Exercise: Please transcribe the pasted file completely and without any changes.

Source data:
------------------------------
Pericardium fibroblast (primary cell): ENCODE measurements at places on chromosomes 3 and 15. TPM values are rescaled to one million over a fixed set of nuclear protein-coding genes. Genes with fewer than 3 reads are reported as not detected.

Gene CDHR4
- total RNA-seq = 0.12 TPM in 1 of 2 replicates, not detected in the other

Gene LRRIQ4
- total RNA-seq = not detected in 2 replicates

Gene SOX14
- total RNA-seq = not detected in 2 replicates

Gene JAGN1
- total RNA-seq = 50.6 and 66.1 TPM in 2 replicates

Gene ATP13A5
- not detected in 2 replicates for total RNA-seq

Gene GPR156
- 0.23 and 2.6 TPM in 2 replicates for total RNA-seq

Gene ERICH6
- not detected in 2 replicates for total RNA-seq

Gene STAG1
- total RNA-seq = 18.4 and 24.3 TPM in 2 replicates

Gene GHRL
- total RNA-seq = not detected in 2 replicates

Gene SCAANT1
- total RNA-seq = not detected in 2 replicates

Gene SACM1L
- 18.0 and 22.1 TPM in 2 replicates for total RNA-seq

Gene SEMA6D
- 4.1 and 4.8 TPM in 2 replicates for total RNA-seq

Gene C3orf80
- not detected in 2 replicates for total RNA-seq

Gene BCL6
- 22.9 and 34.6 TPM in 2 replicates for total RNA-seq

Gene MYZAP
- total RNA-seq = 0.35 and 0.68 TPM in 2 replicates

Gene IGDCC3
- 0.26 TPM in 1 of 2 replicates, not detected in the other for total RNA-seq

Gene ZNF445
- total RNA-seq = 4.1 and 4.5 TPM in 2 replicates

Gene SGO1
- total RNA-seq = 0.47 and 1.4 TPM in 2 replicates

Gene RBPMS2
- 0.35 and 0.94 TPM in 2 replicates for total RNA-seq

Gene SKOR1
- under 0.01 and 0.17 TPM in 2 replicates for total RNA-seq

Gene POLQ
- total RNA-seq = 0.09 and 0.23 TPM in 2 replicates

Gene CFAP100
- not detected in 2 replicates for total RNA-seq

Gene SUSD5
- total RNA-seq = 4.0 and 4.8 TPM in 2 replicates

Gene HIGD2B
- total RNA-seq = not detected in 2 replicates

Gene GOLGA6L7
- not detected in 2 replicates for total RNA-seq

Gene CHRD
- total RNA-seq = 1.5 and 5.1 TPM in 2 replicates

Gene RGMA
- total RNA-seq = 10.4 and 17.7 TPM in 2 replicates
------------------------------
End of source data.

Pericardium fibroblast (primary cell): ENCODE measurements at places on chromosomes 3 and 15. TPM values are rescaled to one million over a fixed set of nuclear protein-coding genes. Genes with fewer than 3 reads are reported as not detected.

Gene CDHR4
- total RNA-seq = 0.12 TPM in 1 of 2 replicates, not detected in the other

Gene LRRIQ4
- total RNA-seq = not detected in 2 replicates

Gene SOX14
- total RNA-seq = not detected in 2 replicates

Gene JAGN1
- total RNA-seq = 50.6 and 66.1 TPM in 2 replicates

Gene ATP13A5
- not detected in 2 replicates for total RNA-seq

Gene GPR156
- 0.23 and 2.6 TPM in 2 replicates for total RNA-seq

Gene ERICH6
- not detected in 2 replicates for total RNA-seq

Gene STAG1
- total RNA-seq = 18.4 and 24.3 TPM in 2 replicates

Gene GHRL
- total RNA-seq = not detected in 2 replicates

Gene SCAANT1
- total RNA-seq = not detected in 2 replicates

Gene SACM1L
- 18.0 and 22.1 TPM in 2 replicates for total RNA-seq

Gene SEMA6D
- 4.1 and 4.8 TPM in 2 replicates for total RNA-seq

Gene C3orf80
- not detected in 2 replicates for total RNA-seq

Gene BCL6
- 22.9 and 34.6 TPM in 2 replicates for total RNA-seq

Gene MYZAP
- total RNA-seq = 0.35 and 0.68 TPM in 2 replicates

Gene IGDCC3
- 0.26 TPM in 1 of 2 replicates, not detected in the other for total RNA-seq

Gene ZNF445
- total RNA-seq = 4.1 and 4.5 TPM in 2 replicates

Gene SGO1
- total RNA-seq = 0.47 and 1.4 TPM in 2 replicates

Gene RBPMS2
- 0.35 and 0.94 TPM in 2 replicates for total RNA-seq

Gene SKOR1
- under 0.01 and 0.17 TPM in 2 replicates for total RNA-seq

Gene POLQ
- total RNA-seq = 0.09 and 0.23 TPM in 2 replicates

Gene CFAP100
- not detected in 2 replicates for total RNA-seq

Gene SUSD5
- total RNA-seq = 4.0 and 4.8 TPM in 2 replicates

Gene HIGD2B
- total RNA-seq = not detected in 2 replicates

Gene GOLGA6L7
- not detected in 2 replicates for total RNA-seq

Gene CHRD
- total RNA-seq = 1.5 and 5.1 TPM in 2 replicates

Gene RGMA
- total RNA-seq = 10.4 and 17.7 TPM in 2 replicates